Are you considering using a soil-free growing system for your garden or crops? Both aquaponics and hydroponics offer an option for growing your plants in water without soil, but which is better for your needs? When it comes to hydroponics vs aquaponics, you need to consider the costs, maintenance and limits of each option to decide which is best for your growing project. Here are the basics and differences regarding aquaponics vs hydroponics, to help you decide which is better for your growing system.
What Is Aquaponics?
Aquaponics farming involves combining fish and plants for growing and harvesting both. This is a soil-free growing option for plants, but it also can allow you to grow fish or other water life at the same time for harvesting. The principle of aquaponics is that the fish create the needed bacteria and nutrients to feed the plants and the plants provide water cleansing for the fish. The combination of the two can create a low maintenance option for growing plants and fish at the same time. Some basic principles of aquaponics include:
- A fish tank is needed to hold the water and fish – it may need to be temperature-controlled
- Growing beds at the surface of the fish tank contain the plants
- The fish create all the needed nutrients for the plants
- The plants do not require nutrients from the grower, but the fish require food supplements
Aquaponics offers several benefits. Growers can obtain both plants and fish to harvest from the same operation. Whether it is for your own use or to sell, the dual harvest can be cost-effective and profitable. There is very little maintenance involved and there are many environmental benefits. The drawbacks of this system are the limits in types of plants and the size of the operation. The electrical costs can be more than a hydroponic system and there are concerns with bacteria contamination of the plants.
What Is Hydroponics?
The other popular soil-free planting option is hydroponics. This system does not have any fish or water life involved, only plants. There are several different types of hydroponic methods, but they all involve the same principles. The water beds are used to feed the plants all the nutrients they need in a controlled environment. This can produce a higher yield than planting in soil and offers many environmental benefits, similar to aquaponics.
Hydroponics offers many benefits for growing crops. A wide variety of plants can be grown using hydroponics year-round. It can save on space compared to soil planting, and it can be used indoors or outdoors, depending on your climate. The drawbacks involve the expertise and maintenance needed to use this system – the plants will depend on the grower for adding the needed nutrients to the water versus getting the nutrients from soil.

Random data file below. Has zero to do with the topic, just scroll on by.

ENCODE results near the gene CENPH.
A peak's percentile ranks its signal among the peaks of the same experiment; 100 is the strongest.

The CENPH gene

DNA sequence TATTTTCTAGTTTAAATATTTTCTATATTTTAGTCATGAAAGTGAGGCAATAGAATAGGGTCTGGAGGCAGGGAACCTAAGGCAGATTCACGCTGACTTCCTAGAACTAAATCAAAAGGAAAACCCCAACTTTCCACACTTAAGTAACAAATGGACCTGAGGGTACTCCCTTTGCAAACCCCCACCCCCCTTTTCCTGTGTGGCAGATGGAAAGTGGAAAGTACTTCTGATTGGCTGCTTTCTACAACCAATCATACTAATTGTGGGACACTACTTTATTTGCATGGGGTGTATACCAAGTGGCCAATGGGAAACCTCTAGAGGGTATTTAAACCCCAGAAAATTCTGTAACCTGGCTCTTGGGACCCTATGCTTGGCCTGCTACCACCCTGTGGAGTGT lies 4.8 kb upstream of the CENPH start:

Choosing Between Hydroponics vs Aquaponics
If you are interested in soil-free growing for your business or personal use, how do you choose between aquaponics vs hydroponics? Both will require buying equipment – aquaponics will require a fish tank and heating elements while hydroponics will require water holding tanks and air stones or pumps. Both offer environmental benefits, using much less water than soil planting. Both can be used indoors and year-round. To determine which is better for your growing needs, consider these differences between the two:
- The start-up costs are less for hydroponics, especially for small operations.
- Hydroponics is better for growing a wide variety of plants – aquaponics is limited to a few varieties, primarily leafy vegetation like lettuce varieties.
- Aquaponics can produce both fish and plants for double harvests and double value.
- Aquaponics requires less maintenance – feeding the fish is the main concern, since the fish provide the plants the nutrients they need.
- Hydroponics requires more maintenance, but less space.
If you want to grow a variety of plants and have limited space or budget, hydroponics is the right soil-free option for you. You can begin a small operation for less than a $1,000 and plant indoors or outdoors. If you like a system that requires very little maintenance and you could use the fish that feed your leafy plants, aquaponics is a great choice for your needs. The startup costs are more, but your dual harvest of fish and plants can be worth the investment.
Whether you want to start your own personal greenhouse for year-round gardening or you are considering starting a grow business, soil-free planting is a cost-effective and eco-friendly option. Once you invest in the initial equipment, you can reap the rewards of your harvests for years to come. To decide which is best for your needs – aquaponics vs hydroponics – talk to a local expert. Many landscapers and landscape suppliers use soil-free growing methods and can offer advice on how to get started with these growing methods.